Sunday, February 28, 2021

Purple Finch

A Purple finch appeared at our feeder on 23 February 2021. A bird in this plumage may either sex, since males take two years to molt into their burgundy plumage. Somewhat oddly, this bird was eating suet—Purple finches usually eat seeds. This individual appeared to be sick, showing signs of mycoplasmal conjunctivitis, a bacterial eye infection found in House Finches and other birds. The disease is not invariably fatal and affects other species to varying degrees. If you look closely, you can see this bird’s head and rump feathers are stained yellowish, typical of the western race that occurs from British Columbia to Baja California. (The eastern race breeds across Canada and into the northern and northeastern United States.)

Saturday, February 27, 2021

Golden-crowned Kinglet

Golden-crowned Kinglets are common residents in Washington. Mountain populations disperse to lower elevations during the winter, when they are probably joined by migrants from the Canadian interior. These kinglets are found across much of North America and winter across almost all of the United States. I banded this individual on 26 February 2021. At first glance, this bird’s yellow crown seemed to indicate this bird to be a female. Actually the bird is a male, with its scarlet crown feathers almost completely hidden by the yellow ones. Determining kinglet gender should be done with care.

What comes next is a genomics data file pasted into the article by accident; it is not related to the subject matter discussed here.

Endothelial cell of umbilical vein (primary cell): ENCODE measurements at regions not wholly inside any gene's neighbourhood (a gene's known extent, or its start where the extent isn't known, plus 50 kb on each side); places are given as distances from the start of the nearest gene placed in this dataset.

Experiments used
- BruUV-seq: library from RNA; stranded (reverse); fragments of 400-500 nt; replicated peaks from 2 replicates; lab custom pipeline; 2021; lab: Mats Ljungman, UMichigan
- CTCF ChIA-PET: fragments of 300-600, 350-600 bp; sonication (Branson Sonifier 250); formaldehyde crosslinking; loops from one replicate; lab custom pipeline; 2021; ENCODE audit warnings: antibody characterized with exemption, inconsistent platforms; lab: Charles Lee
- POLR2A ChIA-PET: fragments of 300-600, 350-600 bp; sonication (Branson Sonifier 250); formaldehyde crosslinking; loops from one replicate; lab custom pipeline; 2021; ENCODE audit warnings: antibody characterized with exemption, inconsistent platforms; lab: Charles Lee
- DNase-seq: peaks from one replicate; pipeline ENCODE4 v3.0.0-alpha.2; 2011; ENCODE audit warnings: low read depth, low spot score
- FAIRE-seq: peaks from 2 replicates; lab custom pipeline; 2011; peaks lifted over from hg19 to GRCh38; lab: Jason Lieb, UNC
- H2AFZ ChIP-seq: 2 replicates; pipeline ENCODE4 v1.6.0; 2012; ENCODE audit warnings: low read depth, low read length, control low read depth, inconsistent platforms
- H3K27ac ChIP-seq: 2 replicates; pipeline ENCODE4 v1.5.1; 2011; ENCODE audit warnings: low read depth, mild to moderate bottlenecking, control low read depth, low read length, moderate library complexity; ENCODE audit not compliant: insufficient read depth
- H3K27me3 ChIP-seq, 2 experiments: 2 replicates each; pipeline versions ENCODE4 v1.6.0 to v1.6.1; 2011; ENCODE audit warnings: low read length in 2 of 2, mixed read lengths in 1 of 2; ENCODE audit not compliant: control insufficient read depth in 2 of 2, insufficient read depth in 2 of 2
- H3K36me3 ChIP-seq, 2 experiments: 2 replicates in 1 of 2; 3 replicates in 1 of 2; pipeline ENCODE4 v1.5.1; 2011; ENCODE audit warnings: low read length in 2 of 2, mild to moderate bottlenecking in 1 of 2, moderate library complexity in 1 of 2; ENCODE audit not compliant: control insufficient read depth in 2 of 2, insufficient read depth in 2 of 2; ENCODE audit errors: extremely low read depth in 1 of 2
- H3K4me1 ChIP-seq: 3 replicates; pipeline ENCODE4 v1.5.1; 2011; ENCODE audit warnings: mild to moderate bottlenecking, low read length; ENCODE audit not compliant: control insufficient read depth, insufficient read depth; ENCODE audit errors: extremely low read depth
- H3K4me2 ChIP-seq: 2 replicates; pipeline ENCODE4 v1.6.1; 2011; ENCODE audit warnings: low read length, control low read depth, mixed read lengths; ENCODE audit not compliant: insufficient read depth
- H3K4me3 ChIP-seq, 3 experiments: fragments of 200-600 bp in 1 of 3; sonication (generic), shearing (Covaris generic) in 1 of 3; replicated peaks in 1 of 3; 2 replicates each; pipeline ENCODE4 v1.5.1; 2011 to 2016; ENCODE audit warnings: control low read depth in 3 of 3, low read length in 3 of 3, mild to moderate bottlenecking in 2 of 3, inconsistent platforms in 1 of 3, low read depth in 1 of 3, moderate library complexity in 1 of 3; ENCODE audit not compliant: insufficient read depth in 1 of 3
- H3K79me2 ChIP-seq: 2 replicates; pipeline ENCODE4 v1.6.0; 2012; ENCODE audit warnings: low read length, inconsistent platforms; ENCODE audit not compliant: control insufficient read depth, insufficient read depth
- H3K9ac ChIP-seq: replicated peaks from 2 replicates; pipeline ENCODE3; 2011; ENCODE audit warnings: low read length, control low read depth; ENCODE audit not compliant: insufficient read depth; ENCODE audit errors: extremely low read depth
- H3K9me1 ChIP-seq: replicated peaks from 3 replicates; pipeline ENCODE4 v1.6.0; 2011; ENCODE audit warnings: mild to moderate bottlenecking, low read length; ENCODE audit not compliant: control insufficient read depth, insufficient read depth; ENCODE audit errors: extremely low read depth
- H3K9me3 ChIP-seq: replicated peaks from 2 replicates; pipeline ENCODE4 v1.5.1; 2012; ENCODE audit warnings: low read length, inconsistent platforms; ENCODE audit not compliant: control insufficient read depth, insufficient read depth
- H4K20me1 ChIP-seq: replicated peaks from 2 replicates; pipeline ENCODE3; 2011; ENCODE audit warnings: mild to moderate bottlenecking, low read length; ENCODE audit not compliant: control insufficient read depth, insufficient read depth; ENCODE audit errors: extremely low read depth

Friday, February 26, 2021

American Robin

Being such a common bird, robins’ beauty tend to be overlooked by many birders. I photographed this bird on 23 February 2021 in Olympia’s West Bay Park. The grass was spangled by rain droplets from a recent storm and robins were prowling for worms. Robins are here all winter, but they have become more noticeable the the last couple of weeks. Note the lack of obvious white spots on this bird’s outer tail feathers, making it one of the western races of robins—which I guess is no great surprise, considering how far west we are.

Thursday, February 25, 2021

Red-breasted Merganser

I was delighted to photograph this Red-breasted Merganser on 23 February 2021 in Budd Bay off Olympia. This encounter was my first for the year, which is odd, since I’ve been on the lookout for one and saw dozens in January and February last year. Drake Red-breasted Mergansers have such flamboyant head feathers. Craik et al. (2020) wrote, “Its spectacular asymmetrical nuchal crest appears incongruous with symmetry elsewhere in nature.” Well, I’m not sure about that, but his merganser was definitely having a proverbial bad hair day when it turned to have its back to the wind.

Wednesday, February 24, 2021

Canada Jay

These photos, taken on 20 February 2021, are not the most wonderful images. I share them because this record is only our second for this jay since our moving to Olympia. Erika and I found two or three birds near Kennedy Creek in nearby Mason County. The second photo shows a jay throwing itself off its perch, later opening its wings to land on a nearby branch.